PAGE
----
Edit ModuleShow Tags

Most Powerful Salespeople 2019: IT Depot Online's Shea Phelan

Shea Phelan moved up from sales director to CEO of IT Depot Online in just two years


The Most Powerful Salespeople is an annual list from ColoradoBiz highlighting the outstanding performance of nine salespeople around Colorado. The 2019 sales standouts were selected by our editorial board from nominations submitted over several months on Coloradobiz.com, based on sales performance, persistence demonstrated in achieving or surpassing sales goals, and factors such as challenges surmounted or indications of exceptional effort to get deals done.

Shea Phelan, 30

CEO, IT Depot Online

In his first 18 months with IT Depot Online, Shea Phelan increased company revenues 59 percent. By year three, he had more than doubled profits for the telecommunications service provider. Company owner Patrick Watriss took notice and began grooming Phelan for the role of CEO, which still involves considerable selling.

Phelan finds much to appreciate about sales, especially connecting with people.

“It’s a science, it’s an art, it’s goal-oriented, it’s growth-oriented,” he says. “More than anything, though, I love people. I love meeting them, getting to know them, understanding what they’re doing, and where they’re trying to go. I’m constantly looking for ways to improve our processes to make it even easier for businesses to choose us. That’s fun for me.”

Favorite sales book:

“Gary Vaynerchuk’s ‘Crush It.’ He promotes the importance of both passion and authenticity in business. I don't think his message receives enough acknowledgment. Passion is important, because if it’s present, work becomes effortless. I remember running 80-90 miles a week back in college as part of the Colorado State track and field team, but I loved it, every step. Because I loved it, it didn’t seem like a big obstacle or burden. The same is true in business. If you find a component or two of your job that you’re truly passionate about, you don’t mind putting in the hours and energy. Authenticity in business is crucial because I’ve found that customers can see right through BS. Authenticity is the key to becoming trustworthy, and is a major factor in the foundation of any worthy customer relationship.”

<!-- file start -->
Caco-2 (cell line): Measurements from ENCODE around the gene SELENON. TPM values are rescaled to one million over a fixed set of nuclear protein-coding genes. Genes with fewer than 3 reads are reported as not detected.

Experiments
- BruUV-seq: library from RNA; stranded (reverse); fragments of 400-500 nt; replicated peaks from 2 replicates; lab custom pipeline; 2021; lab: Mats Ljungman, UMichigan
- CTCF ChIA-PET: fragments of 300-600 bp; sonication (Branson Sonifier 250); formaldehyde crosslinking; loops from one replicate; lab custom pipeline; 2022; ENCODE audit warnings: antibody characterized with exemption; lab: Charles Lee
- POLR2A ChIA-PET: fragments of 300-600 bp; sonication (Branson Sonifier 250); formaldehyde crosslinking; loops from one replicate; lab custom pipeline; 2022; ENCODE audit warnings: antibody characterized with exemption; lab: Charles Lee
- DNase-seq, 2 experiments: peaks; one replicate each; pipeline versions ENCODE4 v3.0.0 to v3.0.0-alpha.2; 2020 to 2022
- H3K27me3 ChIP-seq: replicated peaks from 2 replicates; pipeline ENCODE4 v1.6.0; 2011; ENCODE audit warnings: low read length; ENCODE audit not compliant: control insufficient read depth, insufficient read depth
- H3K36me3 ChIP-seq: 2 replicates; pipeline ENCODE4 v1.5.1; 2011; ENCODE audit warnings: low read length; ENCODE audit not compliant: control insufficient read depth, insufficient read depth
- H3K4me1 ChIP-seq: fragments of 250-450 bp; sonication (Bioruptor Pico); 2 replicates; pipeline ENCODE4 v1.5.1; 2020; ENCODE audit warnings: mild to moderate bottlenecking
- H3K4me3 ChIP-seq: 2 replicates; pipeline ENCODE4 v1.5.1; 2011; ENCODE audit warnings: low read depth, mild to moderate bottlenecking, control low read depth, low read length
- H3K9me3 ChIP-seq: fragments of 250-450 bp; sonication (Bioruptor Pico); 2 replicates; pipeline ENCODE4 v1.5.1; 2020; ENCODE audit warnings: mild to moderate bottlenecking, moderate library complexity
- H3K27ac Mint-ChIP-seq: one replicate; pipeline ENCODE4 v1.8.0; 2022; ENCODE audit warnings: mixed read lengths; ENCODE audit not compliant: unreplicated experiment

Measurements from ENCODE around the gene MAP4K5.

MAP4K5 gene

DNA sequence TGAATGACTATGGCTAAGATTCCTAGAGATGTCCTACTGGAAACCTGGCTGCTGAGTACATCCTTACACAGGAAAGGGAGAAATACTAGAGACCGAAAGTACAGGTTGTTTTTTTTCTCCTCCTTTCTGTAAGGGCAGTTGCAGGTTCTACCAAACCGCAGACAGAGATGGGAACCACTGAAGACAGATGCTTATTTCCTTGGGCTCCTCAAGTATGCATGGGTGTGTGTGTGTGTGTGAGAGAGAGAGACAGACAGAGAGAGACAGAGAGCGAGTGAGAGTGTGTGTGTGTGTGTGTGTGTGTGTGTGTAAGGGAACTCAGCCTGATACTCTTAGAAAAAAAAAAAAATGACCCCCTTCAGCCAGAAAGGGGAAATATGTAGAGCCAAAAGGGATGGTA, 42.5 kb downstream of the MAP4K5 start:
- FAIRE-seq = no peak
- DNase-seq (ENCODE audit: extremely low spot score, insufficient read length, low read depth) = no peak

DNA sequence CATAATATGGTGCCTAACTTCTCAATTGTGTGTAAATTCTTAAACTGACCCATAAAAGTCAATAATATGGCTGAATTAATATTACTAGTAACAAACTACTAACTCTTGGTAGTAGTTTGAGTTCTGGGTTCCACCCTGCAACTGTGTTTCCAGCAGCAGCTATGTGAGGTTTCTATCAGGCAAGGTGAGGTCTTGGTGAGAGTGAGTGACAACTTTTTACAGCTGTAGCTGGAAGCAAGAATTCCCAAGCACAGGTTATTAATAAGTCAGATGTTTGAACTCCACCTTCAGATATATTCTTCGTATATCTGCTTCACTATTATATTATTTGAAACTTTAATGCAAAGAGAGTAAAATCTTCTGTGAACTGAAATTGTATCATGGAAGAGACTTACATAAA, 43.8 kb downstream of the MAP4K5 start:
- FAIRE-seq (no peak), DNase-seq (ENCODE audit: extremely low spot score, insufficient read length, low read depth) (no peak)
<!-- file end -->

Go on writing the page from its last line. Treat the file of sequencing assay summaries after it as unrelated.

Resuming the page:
Are salespeople born or made?

“Salespeople are a mixture of nature and nurture. I find that some folks naturally have some skill sets and tendencies that get them up and running more quickly than others. For others, getting to a point where they can sell effectively just takes a little longer. If it’s going to take longer, it’s important that they find some passion in regard to their product, their company, or their customer (if not all three) to keep them motivated. 

“There’s not just one ideal personality type that makes a good salesperson. It’s more important that you become genuinely curious about your customers, your customers' problems, and the value you can offer.”

Edit Module
Mike Taylor

Mike Taylor is the editor of ColoradoBiz magazine. Email him at mtaylor@cobizmag.com.

Get more content like this: Subscribe to the magazine | Sign up for our Free e-newsletter

Edit ModuleShow Tags

Archive »Related Articles

Tackling Hypocrisy Head On in the Outdoor Recreation Industry

Last week, the Colorado Business Roundtable (COBRT) brought together industry stakeholders to discuss the issues surrounding outdoor recreation. The panel discussion included members from the Outdoor Industry Association, Colorado’s Office of Economic Development and International Trade, the Western Governor’s Alliance and the Western Energy Alliance — all of which call Colorado home.

Getting the Benefits of a Tech Accelerator Without the Accelerator

There are more ways than ever for companies to receive the benefits that some accelerators offer without giving away weeks of time or possibly relocating — not to mention hard-earned equity and intellectual property.

The Changing Landscape of Health and Wellness in Colorado

While Kaiser opened in California in 1945, it expanded into Denver in 1969, starting in downtown Denver in its Franklin medical officer. 50 years later, it has grown from 712 members and six physicians to 31 Front Range Medical offices, 1,200 physicians, 6,700 employees and over 640,000 members.
Edit ModuleShow Tags
Edit ModuleEdit ModuleShow Tags
Edit ModuleShow Tags Edit ModuleShow Tags
Edit ModuleShow Tags Edit ModuleShow Tags
Edit ModuleShow Tags Edit ModuleShow Tags